Near miss on Metro in March

The Washington Post reported yesterday about another incident where the automatic train protection system failed. On March 2, 2009 a Vienna-bound Orange Line train overran the platform at the Potomac Avenue station. The train operator activated the "mushroom," or emergency brake, and stopped the train one car-length beyond the platform. The train was off-loaded and taken out of service.

Platform overruns do happen, and can be indicative of braking problems, but are generally not considered an urgent safety problem. In this case, however, the train had entered a block of track that was occupied, and stopped only 500 feet behind the leading train.

Metro did not make the March 2 incident public, and according to the Post, did not disclose it to the NTSB during their investigation of the June 22 crash. The NTSB learned of the incident through the Tri-State Oversight Committee, the generally tooth-less organization that monitors Metro.

The general consensus is that the March 2 incident foreshadowed that a train could enter a block of track occupied by another train. The near-miss was yet another reminder (like the near-miss between Foggy Bottom and Rosslyn) that the automatic train protection system was flawed. In the specific case of March 2, Metro insists this was due to a failure on the train, and not in the track circuit. This, Metro believes, absolves them of all responsibility because it is "totally different" than the June 22 crash. Safety experts disagree, however, stating that this incident is alarming in that it shows that the system is not fail-safe.

The Tri-State Oversight Committee also states that on June 3, they received a complaint from a Metro employee that the ATP system was unreliable.

The TOC demanded Metro investigate the March 2 incident, however they have not yet received an official response. Metro spokeswoman Lisa Farbstein was also unaware of the incident until she was asked by the Post.

What does this all mean?

Yet again we see an amazing display of arrogance by Metro management. John Catoe, who has promised increased transparency, yet again failed to disclose an incident to either the public or the NTSB. Metro officials, who have again and again dropped the ball on safety issues, made the determination on their own that a failure of the ATP system was irrelevant to the fatal June 22 accident. If Metro is serious about improving safety, they must disclose any and all incidents that could in any way be related to the June 22 crash. Any incident involving the ATP system must be discussed with the NTSB. It is not up to Metro to decide what is and what is not relevant to the investigation.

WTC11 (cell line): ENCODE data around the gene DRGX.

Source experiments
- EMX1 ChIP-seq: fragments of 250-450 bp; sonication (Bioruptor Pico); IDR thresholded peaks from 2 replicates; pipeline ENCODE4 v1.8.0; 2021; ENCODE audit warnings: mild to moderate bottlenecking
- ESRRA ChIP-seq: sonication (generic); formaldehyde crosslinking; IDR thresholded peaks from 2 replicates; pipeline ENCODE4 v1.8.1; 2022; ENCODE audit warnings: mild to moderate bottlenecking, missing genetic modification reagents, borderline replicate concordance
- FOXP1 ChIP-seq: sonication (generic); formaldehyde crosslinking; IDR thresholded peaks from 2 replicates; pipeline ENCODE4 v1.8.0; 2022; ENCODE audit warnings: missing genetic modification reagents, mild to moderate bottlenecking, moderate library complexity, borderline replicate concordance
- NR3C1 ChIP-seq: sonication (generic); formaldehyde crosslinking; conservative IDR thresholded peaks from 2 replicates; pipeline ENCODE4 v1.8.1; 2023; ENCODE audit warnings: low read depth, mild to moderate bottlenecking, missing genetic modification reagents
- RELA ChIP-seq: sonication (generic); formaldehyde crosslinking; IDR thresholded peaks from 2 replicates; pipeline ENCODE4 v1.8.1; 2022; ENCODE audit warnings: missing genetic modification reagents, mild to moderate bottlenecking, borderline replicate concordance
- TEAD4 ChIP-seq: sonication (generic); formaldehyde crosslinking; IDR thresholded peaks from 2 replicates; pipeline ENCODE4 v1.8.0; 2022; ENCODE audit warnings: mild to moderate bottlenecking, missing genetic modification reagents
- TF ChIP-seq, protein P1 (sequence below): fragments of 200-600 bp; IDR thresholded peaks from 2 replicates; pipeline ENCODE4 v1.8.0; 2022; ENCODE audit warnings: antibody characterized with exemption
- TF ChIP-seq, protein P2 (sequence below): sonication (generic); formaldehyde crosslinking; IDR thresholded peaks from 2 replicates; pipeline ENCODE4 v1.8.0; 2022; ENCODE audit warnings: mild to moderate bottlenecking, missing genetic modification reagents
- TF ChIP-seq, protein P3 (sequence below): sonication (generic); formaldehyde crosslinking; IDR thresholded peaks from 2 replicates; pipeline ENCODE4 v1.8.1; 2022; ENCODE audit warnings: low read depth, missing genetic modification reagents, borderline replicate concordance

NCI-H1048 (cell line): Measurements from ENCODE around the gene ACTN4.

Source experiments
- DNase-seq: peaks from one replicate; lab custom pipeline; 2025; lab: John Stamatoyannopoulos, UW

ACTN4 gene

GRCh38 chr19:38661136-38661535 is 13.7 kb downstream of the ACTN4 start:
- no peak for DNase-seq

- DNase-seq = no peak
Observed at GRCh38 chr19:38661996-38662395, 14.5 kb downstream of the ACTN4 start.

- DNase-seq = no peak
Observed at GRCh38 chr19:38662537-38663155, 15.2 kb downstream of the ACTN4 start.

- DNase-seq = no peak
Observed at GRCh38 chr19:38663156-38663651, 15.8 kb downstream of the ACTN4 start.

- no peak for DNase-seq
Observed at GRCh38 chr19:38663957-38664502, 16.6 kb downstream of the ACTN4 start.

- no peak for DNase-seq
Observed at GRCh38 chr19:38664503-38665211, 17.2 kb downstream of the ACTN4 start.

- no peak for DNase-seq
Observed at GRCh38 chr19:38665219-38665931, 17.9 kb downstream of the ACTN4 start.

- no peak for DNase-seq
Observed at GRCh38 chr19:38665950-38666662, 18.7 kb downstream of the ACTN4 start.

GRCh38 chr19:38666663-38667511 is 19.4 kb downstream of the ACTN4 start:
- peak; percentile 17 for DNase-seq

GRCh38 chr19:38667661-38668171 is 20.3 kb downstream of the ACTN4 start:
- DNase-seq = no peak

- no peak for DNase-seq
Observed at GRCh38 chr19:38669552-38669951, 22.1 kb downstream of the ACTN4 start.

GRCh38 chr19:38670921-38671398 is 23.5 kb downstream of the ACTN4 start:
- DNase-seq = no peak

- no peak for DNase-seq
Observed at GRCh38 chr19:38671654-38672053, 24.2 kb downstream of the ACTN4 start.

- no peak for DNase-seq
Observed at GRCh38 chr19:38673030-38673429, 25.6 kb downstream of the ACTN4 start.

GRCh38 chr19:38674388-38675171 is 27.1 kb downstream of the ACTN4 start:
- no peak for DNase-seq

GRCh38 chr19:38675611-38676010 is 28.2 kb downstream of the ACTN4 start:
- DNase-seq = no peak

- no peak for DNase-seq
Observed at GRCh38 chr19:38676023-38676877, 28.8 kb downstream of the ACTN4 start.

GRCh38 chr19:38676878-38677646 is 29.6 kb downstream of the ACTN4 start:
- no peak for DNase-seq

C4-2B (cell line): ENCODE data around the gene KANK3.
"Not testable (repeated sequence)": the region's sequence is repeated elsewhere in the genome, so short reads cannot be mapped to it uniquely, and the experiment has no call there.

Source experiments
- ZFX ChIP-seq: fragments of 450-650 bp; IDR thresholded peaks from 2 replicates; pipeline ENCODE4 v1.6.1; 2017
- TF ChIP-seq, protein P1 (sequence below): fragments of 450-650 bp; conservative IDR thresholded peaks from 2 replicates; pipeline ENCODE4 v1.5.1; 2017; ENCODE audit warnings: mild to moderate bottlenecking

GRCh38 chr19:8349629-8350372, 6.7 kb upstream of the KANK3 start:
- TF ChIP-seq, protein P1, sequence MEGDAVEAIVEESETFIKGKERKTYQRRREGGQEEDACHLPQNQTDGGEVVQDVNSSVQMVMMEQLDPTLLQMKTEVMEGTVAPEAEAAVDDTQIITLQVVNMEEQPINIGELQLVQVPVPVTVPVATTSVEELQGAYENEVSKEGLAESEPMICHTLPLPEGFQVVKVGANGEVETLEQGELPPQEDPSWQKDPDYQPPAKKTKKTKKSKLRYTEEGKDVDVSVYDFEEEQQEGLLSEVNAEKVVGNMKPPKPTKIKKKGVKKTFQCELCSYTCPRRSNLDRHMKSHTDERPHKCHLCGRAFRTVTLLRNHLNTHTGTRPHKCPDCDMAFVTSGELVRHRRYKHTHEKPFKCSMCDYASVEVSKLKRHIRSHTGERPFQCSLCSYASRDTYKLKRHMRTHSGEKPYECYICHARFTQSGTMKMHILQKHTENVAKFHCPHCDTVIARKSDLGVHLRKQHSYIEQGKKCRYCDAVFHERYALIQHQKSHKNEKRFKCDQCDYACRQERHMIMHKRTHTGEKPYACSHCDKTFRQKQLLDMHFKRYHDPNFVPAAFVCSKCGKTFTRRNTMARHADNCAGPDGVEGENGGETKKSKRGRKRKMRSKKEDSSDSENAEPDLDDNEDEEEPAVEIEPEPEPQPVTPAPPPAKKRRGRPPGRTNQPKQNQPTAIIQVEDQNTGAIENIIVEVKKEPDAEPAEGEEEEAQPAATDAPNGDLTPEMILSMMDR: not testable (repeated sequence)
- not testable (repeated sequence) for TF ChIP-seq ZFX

As this story unfolds, it becomes alarmingly clear that Metro was aware that there were problems with the ATP system. Metro knew that there were multiple failure points, be it failed equipment on a train, "flickering circuits" or failed communications cables. These failure points resulted in trains being in the dark about their location relative to other trains. On more than one occasion, a failure of the ATP system resulted in operators using the emergency brake to prevent a disaster. Yet it was not until 9 people were killed on June 22 that Metro acknowledged problems with the system, and that was only after the NTSB and the media took them to task.

This is unacceptable. John Catoe, as well as any other top management relating to safety, must be fired. The Metro Board must take action, and Jim Graham especially must decide if it's worth continuing to defend Catoe. The management at Metro could not see the writing on the wall, that it was simply a matter of time before a crash of catastrophic proportions occurred. The people whose jobs are dedicated to ensuring the system is safe failed. Metro was lucky that the failure happened when and were it did. It is by the grace of god and good fortune we are not discussing an incident that resulted in hundreds of deaths and the system being shut down for months.

Fire John Catoe. Fire his deputies and his safety chief. Search the nation for people who have expertise in managing complex organizations that must be safe. Jim Graham is the head of the WMATA board. He is also seeking re-election to the DC Council next year. I might be just one blog but I'll make sure this hangs around his neck for the duration of his campaign.

This is absolutely ridiculous. How many more times do we need to hear about an undisclosed "near miss" before we realize that Metro failed in a spectacular way. In most other countries, there would have been a criminal investigation opened by now.

UPDATE: The WaPo is now reporting that the NTSB was "verbally" notified by a Metro employee of the March incident. Metro, however, did not provide any further information in the days following the June 22 crash.


  1. Excellent recommendation, I couldn't agree more. If you have a video camera that vaguely resembles a TV camera, shine it on Jim Graham and ask the question. You may not get the answer you’re looking for, but that little man will run over old ladies and small children to smile into the camera.